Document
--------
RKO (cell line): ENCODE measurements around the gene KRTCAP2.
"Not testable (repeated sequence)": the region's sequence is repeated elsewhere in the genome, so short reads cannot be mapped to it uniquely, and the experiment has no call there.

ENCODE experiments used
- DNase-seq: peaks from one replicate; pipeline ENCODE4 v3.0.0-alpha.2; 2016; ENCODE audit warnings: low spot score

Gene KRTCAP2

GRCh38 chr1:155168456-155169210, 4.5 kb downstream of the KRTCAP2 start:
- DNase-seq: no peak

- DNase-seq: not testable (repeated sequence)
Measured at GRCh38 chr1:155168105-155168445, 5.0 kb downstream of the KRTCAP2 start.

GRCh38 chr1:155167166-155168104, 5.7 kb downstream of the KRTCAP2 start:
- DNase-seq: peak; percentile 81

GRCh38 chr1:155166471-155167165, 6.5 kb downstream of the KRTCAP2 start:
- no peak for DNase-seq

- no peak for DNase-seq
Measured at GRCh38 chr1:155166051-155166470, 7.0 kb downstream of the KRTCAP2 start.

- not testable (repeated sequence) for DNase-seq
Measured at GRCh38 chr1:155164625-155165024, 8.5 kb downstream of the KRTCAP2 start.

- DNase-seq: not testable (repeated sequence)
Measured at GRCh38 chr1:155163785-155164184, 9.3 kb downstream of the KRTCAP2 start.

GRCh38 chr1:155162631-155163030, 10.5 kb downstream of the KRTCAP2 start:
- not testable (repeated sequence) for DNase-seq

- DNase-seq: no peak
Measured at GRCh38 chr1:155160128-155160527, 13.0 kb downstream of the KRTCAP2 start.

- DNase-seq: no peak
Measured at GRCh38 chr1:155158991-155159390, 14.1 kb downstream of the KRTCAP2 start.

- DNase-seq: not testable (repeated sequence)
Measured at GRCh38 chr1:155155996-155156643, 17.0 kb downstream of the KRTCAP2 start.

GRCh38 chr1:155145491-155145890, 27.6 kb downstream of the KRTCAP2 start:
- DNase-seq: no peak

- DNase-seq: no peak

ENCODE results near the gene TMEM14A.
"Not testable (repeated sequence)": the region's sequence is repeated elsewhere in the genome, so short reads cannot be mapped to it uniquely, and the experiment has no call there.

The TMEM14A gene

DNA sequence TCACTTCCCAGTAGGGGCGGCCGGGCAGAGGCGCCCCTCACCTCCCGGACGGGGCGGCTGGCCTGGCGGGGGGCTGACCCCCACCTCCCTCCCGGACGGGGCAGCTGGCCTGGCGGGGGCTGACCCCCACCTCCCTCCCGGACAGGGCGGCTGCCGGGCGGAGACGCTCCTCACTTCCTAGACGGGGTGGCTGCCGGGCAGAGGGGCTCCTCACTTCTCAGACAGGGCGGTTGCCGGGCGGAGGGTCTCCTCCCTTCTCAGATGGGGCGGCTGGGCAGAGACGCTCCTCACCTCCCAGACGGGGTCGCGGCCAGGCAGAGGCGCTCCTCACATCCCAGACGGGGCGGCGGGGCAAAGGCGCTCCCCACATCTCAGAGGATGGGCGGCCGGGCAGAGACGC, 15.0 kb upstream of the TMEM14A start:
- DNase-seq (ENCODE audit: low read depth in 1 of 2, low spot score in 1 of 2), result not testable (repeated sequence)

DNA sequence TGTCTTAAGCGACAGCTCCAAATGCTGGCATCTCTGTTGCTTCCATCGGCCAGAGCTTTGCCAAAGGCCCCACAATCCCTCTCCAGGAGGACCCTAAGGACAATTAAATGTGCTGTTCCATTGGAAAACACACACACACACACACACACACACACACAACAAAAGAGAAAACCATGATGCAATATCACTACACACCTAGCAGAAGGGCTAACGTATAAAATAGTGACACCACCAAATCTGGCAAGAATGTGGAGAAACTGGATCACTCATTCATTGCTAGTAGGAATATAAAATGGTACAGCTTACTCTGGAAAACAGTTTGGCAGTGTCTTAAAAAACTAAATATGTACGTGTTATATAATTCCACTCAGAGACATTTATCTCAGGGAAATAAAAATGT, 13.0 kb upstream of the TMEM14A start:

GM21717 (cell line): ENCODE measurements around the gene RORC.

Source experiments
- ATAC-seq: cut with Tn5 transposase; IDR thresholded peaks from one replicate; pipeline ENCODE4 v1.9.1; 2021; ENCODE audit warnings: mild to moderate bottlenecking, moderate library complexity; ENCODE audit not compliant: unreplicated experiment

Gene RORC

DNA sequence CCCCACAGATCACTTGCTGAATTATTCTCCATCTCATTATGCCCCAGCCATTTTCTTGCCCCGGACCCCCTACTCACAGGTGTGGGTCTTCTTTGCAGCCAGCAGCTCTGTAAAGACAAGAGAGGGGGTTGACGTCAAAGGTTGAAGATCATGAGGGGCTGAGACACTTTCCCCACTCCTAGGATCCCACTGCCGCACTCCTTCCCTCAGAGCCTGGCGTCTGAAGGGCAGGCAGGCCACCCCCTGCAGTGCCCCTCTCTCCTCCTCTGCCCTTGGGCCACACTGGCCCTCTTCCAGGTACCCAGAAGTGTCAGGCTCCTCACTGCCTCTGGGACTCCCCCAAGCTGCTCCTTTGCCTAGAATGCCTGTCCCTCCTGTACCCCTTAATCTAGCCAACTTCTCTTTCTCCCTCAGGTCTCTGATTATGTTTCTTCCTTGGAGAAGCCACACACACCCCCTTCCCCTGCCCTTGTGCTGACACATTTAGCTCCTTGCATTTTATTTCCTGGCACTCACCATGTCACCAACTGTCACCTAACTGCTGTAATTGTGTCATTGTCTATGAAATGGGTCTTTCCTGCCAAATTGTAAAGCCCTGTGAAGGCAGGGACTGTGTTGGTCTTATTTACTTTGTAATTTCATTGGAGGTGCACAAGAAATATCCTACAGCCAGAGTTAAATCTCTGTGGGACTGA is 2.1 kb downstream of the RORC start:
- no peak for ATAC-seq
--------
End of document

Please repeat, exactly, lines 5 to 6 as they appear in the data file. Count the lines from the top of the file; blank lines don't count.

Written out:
Gene KRTCAP2

GRCh38 chr1:155168456-155169210, 4.5 kb downstream of the KRTCAP2 start: